VICTORY AMONG THE INSANE by Russ Madison

VICTORY AMONG THE INSANE

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KIRKUS REVIEW

Call it Halloween, 1961"" or Apocalypse, U.S.A.--an untidy, untrammeled allegory which jaywalks through all the violent knowns of modern life, even in Feeding Hills, New Hampshire, where this takes place for twenty years or more. It seems like more. Primarily in its postoffice where its postmaster Hugh Smith-Regen, as permanent an installation as Jim Farley, does not respect the sanctity of his office: he throws out draft notices, eats up the foodstuffs, and cashes other people's disability checks. He also lives with the obsessive memory of Jane Candle who had become the wife of another man and mother of (his? or half-brother Tony's?) Noral Farms, also a quite tasty item. Smith is in and out of sacks as well as mailbags--marries four times--consigns his last wife to steal a VW as he organizes a local Brigade which conducts its assorted acts of vigilance and/or vandalism all through these New Hampshire Green Mountains. In spite of Mr. Madison's satiric energy, his Victory's hardwon--a triumph of printed matter over mind requiring special handling.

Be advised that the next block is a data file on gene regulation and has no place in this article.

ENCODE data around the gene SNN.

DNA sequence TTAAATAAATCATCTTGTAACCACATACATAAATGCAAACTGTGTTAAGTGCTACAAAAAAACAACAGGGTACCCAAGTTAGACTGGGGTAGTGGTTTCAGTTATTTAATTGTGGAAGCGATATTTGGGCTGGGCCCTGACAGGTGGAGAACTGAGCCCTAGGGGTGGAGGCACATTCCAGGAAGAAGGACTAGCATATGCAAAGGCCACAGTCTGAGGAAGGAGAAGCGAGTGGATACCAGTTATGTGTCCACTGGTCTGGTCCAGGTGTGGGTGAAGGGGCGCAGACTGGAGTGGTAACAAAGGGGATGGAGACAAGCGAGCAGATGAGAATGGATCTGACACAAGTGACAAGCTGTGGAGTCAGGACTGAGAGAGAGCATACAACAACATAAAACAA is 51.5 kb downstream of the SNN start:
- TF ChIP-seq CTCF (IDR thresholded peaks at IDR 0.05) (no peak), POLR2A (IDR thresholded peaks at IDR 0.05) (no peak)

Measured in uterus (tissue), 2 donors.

Pub Date: July 1st, 1969
Publisher: Grove